| According to documents, Yokohama dates back
to the 11th century. The Kanmu Heishi family is said to be
from Yokohama. Yokohama was ruled by the descendants of Yoshibumi
Taira, and this rule continued up to the 16th century.
In the 12th century, the Kamakura period, Yokohama was developing,
and Shomyoji Temple and Kanazawa Bunko were built in Kanazawa
by Hojo. At the same time, in Kozukue, rice cultivation had
been established by Yasutsuna Sasaki.
After this, during the Edo period, most of Yokohama came
under the direct control of the feudal government except for
the Mutsuura Clan in Kanazawa which came under the control
of a feudal lord.
In 1601Kanagawa and Hodogaya, and in 1604 Totsuka became
post stations on the Tokaido Route. In the early 19th century
as the population increased Kanagawa became as important as
a town as Odawara (a castle town).
| In 1854(Ansei 1), the Japan-US Treaty of
Peace and Amity (Treaty of Kanagawa) was signed by representatives,
Mr. Hayashi Daigaku and Mr. Commodore Perry from Japan and
the USA respectively. In 1858(Ansei 5), Japan-US Treaty of
Amity and Commerce was signed by Consul-General Harris, followed
by treaties with Holland, Russia, Great Britain, and France.
The opening of the port was planned for July 1st, 1859 (June
2nd in the year Ansei 6 in the lunar calendar).
The feudal government established a foreign resident zone
in this year as well as a Japanese resident zone. The Japanese
zone was divided into five districts called Yokohama-cho which
was controlled by a senior statesman of the Shogunate Government
(sotoshiyori) and each district was controlled by a local
| On April 1st, 1889, the Municipal Government
was established. The areas under control were limited to a
small area in present day Naka-ku except for Honmoku and Negishi,
but the population had already reached 121,985 and the number
of houses was 27,209 (as of 1889).
| After the port was opened, raw silk, tea
and sea products were exported from Yokohama and silk and
wool products were imported. Merchants in Yokohama established
a silk trading company in 1873 and in 1881 a silk holding
house was set up, so taking the initiative to expand the silk
trade. At the start of the Meiji 20's, 1887, a prefectural
water service was introduced, and the first light in Yokohama
was lit by the Yokohama Public Electric Company in 1890. In
1891, Juzen Hospital and in the following year, the gas company
and newspaper publishing company came under municipal management,
thus establishing Yokohama's basic infrastructure.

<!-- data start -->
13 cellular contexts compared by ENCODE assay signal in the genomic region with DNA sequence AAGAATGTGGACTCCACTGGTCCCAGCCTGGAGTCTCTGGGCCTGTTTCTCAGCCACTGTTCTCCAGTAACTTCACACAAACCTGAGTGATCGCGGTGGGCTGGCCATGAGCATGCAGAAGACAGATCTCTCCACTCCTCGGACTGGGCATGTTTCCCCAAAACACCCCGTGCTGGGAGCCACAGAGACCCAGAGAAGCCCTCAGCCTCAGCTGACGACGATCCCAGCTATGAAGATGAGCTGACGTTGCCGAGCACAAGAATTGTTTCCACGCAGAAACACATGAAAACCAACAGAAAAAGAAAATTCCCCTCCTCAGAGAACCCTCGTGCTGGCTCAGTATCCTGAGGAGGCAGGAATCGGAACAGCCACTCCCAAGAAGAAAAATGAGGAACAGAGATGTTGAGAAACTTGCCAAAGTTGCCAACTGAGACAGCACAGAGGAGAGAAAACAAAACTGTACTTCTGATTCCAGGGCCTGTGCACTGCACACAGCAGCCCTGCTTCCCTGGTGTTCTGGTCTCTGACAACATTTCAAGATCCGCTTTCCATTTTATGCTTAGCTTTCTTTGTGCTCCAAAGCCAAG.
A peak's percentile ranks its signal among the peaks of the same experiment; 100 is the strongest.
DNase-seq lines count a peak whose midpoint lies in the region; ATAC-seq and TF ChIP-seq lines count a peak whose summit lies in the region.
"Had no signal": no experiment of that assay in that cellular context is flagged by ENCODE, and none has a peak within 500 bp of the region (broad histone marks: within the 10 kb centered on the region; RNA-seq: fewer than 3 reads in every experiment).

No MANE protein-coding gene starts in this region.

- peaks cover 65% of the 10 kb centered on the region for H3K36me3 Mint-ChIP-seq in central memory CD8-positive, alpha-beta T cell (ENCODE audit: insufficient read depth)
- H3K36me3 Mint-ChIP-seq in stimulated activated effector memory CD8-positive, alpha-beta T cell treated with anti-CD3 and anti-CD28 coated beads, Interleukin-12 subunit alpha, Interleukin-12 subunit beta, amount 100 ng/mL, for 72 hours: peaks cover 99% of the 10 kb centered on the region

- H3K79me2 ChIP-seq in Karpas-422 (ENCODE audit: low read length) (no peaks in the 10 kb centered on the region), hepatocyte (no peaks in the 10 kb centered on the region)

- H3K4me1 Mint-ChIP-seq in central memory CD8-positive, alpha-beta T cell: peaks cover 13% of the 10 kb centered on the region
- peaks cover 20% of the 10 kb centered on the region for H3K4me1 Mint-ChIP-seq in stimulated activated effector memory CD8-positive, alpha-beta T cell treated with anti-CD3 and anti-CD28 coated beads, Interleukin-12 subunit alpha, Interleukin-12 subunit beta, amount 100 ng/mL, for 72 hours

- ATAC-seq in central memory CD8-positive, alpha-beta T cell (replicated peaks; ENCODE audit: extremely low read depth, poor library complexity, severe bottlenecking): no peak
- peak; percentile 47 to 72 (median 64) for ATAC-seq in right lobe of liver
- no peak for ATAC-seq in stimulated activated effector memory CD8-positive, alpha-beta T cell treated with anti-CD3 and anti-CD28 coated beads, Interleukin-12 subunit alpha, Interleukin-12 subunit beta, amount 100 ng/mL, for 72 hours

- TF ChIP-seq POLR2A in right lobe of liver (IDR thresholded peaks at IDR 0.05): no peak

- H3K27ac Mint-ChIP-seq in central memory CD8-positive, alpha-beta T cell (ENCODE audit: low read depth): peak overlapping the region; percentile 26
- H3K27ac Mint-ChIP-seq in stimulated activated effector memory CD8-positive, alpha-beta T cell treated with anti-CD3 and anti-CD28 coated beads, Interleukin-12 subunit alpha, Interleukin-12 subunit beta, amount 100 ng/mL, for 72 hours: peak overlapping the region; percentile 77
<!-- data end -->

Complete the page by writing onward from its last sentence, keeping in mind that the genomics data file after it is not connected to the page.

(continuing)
| The Great Kanto Earthquake on September
1st, 1923 totally devastated Yokohama, turning Yokohama into
a sea of flames. The earthquake left 20,000 dead and, 60,000
houses destroyed, bringing Yokohama to its knees. However,
due to the resilience and strenuous efforts of its citizens,
Yokohama had almost completely recovered by 1929 (Showa 4).
| The first two expansions of municipal government
control took place in 1901(Meiji 34) and 1902(Meiji 44), and
the third in 1927 (Showa 2), taking in Tsurumi and Hodogaya-cho
etc. In October of the same year, the ward system was introduced,
and Yokohama was divided into five wards; Naka-ku, Isogo-ku,
Kanagawa-ku, Hodogaya-ku, and Tsurumi-ku. In 1936 (Showa 11),
the fourth expansion took place, the 5th the following year.
In 1939 (Showa 14), the 6th expansion took place which included
Kohoku and Totsuka. After further expansion, an extra three
wards; Minami, Nishi and Kanazawa were included, making a
total of 10 wards. In 1969 (Showa 44), Konan, Asahi, Midori,
and Seya were included, making a total of 14 wards, and in
1985 (Showa 61), Sakae and Izumi were added, bringing it to
16 wards. Finally in November, 1994 (Heisei 6), Aoba-ku and
Tsuzuki-ku were made, bringing it to a total of 18 wards at
| The estuary of the River Tsurumi was reclaimed
in 1931(Showa 6), and thereafter part of the coast line was
reclaimed and turned into the Keihin Industrial Belt. Since
the opening of the port, Yokohama developed as a commercial
trading city and industrialization subsequently followed especially
in heavy chemicals.
| In 1945 (Showa 20), the bombing by the USA
became more intense and the whole city of Yokohama was burnt
to the ground by repeated bombings. Especially in the air
raid on May 29, a total of 14,157 died, were injured or went
missing, 79,017 houses were destroyed, and 42 percent of the
city area was burnt to ashes.
| After Japan's defeat on August 15th, 1945,
90 percent of port facilities and 27 percent of the city was
taken over by the allied forces. Due to this requisition,
Yokohama's adjustment and recuperation fell behind that of
other cities. However, in 1951(Showa 26), Japan regained independence
after the peace treaty was signed. On June 1st, 1951 (Showa
26) the administration of Yokohama was transferred to the
city municipality from the national government. Furthermore,
in 1952 (Showa 27), citizens' efforts finally paid off when
Osanbashi Pier was released from requisition and returned
to the Japanese.